An interesting, forward-looking GM ad from 1969

While the stated technology is different from modern GPS, it is interesting that GM was experimenting with a GPS-like navigation system in the late '60s.


Very cool ad. Very forward thinking.

Sort of a da Vinci situation… a great idea preceeding the technology to actually achieve it… like da Vinci’s helicopter, for example.


Inspired by Star Trek, I’d like to imagine.
I think it could have been done back then (at enormous cost), with all of the computation done on big stationary computers and a not so smart transceiver in the vehicle.

Not surprising that people have ideas that cannot be implemented until technology catches up. We could have had the internal combustion engine centuries earlier if the machine tools existed. Without evidence, gotta think the massive military spending in those days propelled the technology.

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You know those scanners that read bar codes, many use low-level lasers or LED lights to reflect the light back to the scanner sensors. Those readers have been around about 10-years less than the patent that described them…

A forward thinking inventor foresaw that capability and patented the concept. When the technology finally caught up to implementing the concept, he sued numerous manufacturers for patent infringement and won a tidy amount.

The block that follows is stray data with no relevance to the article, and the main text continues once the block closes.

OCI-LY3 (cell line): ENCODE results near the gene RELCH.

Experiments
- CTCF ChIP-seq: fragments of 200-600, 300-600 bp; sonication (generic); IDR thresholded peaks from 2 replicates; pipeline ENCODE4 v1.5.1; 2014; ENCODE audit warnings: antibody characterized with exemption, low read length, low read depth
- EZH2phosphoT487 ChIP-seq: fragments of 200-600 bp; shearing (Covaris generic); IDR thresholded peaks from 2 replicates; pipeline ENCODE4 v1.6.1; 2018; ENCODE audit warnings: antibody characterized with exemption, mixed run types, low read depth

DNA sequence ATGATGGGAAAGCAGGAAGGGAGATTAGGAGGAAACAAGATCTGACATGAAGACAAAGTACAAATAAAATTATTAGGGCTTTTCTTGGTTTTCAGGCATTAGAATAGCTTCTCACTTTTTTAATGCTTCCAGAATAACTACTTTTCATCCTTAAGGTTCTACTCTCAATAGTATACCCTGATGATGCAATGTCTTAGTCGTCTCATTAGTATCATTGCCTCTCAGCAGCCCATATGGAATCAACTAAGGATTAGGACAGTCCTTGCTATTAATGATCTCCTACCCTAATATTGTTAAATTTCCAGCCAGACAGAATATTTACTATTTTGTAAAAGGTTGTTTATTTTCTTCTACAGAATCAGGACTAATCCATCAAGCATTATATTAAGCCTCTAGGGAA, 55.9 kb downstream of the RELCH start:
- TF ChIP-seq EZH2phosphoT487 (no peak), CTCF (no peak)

As more and more uses for this concept advanced, industry sued on the basis that his description was too vague to be a patentable idea and since he could not provide proof of concept at the time he patented it, it was all just “crystal balling”.

Industry won and the inventor saw his last royalty check.

Unlike Robert Kearns who invented and produced the “Blinking Eye Wiper Blades” or Intermittent Wipers… Kearns sued Ford, Chrysler, Porsche, Volkswagen, Ferrari, Volvo, Alfa Romeo, Lotus, Isuzu, Mitsubishi, Nissan, Peugeot, Renault, Rolls Royce Motors, Saab, Toyota, General Motors, Mercedes-Benz. As well as evry psrts manufacturer for Theft of his invention.

It took years for all of the litigation to work its way through the US and foreign court systems. He did win tens of millions of dollars, minus millions of dollars of legal fees, and the courts finally took his options to sue away and the concept became free to all.

Yeah patents are not forever. After so many years they are open to the public. The whole idea is to promote innovation and to give the originator an award, but not forever. Luckily the patent on wheels has run out.

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… unless you modify the original design, and then reapply for patent protection.
My grandfather’s patent on a life-saving device for firemen expired, but by that time he was very ill and had neither the funds nor the energy to file for new patent protection. A company in St. Louis that had been one of his biggest customers then jumped in and began manufacturing his original design.